Date of Work
35mm color slide
James Smith Pierce Collection
Stored: 211 Cupboard C, JSPS-01-OE-01
UND Art Collections Repository
Born in Brooklyn, New York, James Smith Pierce received his PhD in art history from Harvard University. During his career as a professor, Pierce also became an accomplished artist, whose artworks were included in important exhibitions (including a show on land art at the Hirshhorn Museum in Washington, DC) and books on contemporary earthworks and site-specific sculpture. Pierce was also a photographer, exhibition curator, and art collector.
About Edward Leedskalnin:
Edward Leedskalnin was born in 1887 in Riga, Latvia, to a family of stonemasons. Little is known about his childhood. At the age of 26 he became engaged to a girl named Annie Scuffs, who broke off the engagement the day before the wedding ceremony. Heartbroken by this, he emigrated to North America in 1912. He lived in several places across the United States and Canada before contracting tuberculosis and moving to Florida for the warm climate.
While in Florida, Leedskalnin began work on a large sculpture park called the Rock Gate Park, currently known as the Coral Castle, out of coral rock. He used only hand tools and never had any assistance, primarily working at night for privacy. He moved again in 1936 after hearing about plans to build a subdivision nearby and spent the next three years transporting his sculptures. He finished erecting the final walls in 1940.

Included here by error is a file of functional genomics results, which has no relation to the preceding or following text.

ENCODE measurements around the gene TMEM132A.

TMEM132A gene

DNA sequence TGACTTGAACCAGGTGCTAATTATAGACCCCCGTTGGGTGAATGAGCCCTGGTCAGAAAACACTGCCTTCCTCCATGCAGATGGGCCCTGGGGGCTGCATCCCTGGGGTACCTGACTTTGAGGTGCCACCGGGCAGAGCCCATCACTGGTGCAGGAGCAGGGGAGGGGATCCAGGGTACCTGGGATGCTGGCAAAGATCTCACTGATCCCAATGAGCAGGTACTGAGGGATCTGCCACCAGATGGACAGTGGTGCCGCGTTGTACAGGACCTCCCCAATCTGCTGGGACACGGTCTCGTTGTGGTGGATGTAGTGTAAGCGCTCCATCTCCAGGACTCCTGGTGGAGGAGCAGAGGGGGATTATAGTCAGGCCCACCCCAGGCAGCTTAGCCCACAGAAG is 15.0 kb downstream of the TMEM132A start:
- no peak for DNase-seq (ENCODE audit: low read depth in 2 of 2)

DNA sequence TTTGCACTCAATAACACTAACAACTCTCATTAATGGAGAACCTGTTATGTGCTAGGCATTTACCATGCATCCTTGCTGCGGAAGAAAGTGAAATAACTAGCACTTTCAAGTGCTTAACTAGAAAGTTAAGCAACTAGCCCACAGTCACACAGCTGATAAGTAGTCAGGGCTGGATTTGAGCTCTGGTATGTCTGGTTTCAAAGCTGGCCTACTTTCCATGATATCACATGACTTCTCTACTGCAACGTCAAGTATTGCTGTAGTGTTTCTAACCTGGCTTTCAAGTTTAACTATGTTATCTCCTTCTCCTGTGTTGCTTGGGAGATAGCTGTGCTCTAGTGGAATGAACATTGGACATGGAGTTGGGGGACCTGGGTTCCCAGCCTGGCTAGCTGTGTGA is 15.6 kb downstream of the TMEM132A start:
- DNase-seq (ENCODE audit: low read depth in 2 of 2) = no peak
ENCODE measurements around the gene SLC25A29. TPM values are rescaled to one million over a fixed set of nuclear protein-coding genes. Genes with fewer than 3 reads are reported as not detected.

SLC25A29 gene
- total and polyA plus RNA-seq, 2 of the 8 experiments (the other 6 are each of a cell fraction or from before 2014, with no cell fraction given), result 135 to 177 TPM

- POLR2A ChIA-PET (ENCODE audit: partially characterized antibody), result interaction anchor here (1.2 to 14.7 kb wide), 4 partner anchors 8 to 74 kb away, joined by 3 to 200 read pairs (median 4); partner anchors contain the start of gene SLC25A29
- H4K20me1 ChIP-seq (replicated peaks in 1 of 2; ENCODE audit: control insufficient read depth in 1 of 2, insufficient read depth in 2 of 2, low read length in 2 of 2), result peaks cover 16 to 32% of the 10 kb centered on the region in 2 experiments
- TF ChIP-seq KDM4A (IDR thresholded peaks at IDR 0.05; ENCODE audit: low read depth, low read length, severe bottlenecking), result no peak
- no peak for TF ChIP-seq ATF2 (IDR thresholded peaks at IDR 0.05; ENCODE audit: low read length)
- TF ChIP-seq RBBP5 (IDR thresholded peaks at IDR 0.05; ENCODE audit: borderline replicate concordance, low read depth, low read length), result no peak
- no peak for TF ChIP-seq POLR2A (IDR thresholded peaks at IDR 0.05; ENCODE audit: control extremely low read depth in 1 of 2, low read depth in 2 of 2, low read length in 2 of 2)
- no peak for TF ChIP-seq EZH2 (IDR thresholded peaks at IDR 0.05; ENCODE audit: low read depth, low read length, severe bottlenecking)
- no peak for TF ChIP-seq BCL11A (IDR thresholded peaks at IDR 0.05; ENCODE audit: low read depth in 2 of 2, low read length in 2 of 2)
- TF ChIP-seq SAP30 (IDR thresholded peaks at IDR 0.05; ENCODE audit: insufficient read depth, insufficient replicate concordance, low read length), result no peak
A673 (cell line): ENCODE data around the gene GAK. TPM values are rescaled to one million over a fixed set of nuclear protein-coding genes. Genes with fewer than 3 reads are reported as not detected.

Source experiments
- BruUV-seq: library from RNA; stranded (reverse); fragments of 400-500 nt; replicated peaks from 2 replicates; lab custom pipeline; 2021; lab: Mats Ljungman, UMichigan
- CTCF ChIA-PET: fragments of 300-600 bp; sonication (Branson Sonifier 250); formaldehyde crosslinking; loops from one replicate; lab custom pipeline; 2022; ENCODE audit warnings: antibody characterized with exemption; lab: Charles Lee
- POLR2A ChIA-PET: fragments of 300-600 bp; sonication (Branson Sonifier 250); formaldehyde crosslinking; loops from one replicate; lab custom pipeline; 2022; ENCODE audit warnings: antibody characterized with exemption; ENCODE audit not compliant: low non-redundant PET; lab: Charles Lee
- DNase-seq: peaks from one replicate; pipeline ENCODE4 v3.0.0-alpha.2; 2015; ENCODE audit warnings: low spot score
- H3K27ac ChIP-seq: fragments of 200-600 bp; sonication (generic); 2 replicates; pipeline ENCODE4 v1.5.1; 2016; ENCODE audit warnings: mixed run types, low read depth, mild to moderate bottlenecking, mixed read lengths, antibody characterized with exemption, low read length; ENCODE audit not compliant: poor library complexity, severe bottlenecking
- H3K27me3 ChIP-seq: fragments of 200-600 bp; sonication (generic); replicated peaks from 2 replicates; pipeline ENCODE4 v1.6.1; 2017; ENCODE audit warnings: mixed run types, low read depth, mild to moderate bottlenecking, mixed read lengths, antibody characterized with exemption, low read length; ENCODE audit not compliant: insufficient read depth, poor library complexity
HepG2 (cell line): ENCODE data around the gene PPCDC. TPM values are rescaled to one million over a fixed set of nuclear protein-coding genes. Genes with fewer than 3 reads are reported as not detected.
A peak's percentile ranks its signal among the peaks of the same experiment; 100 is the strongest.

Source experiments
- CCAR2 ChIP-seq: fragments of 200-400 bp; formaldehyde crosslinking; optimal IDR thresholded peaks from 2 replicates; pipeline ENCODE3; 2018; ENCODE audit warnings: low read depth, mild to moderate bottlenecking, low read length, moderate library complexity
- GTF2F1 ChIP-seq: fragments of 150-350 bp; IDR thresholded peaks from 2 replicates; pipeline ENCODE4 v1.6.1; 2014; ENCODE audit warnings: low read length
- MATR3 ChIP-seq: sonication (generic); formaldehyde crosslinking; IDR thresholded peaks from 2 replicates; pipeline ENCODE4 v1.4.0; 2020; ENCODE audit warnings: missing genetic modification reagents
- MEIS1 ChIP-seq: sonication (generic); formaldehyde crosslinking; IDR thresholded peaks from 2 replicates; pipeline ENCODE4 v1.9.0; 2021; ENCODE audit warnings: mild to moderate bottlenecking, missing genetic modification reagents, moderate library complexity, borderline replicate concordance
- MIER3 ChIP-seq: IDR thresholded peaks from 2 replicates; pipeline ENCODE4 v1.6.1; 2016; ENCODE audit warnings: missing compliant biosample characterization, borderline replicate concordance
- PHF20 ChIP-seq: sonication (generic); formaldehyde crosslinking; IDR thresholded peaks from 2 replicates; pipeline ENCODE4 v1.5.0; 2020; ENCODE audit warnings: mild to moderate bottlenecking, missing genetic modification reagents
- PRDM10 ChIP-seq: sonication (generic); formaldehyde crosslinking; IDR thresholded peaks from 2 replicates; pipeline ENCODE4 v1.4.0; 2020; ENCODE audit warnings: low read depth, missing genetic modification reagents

Leedskalnin became ill in 1953 and passed away, leaving the sculpture park to his nephew who would in turn sell it to a couple form Illinois. The only written records he left behind were several pamphlets he wrote on magnetism and his personal political and moral beliefs. The lack of documentation and eye witnesses has lead to speculation as to how Leedskalnin was able to move the large pieces of coral rock he used to build the park. Coral Castle was added to the National Register for Historic Places in 1984 and is currently open as a tourist attraction.
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Digitally preserved 2021.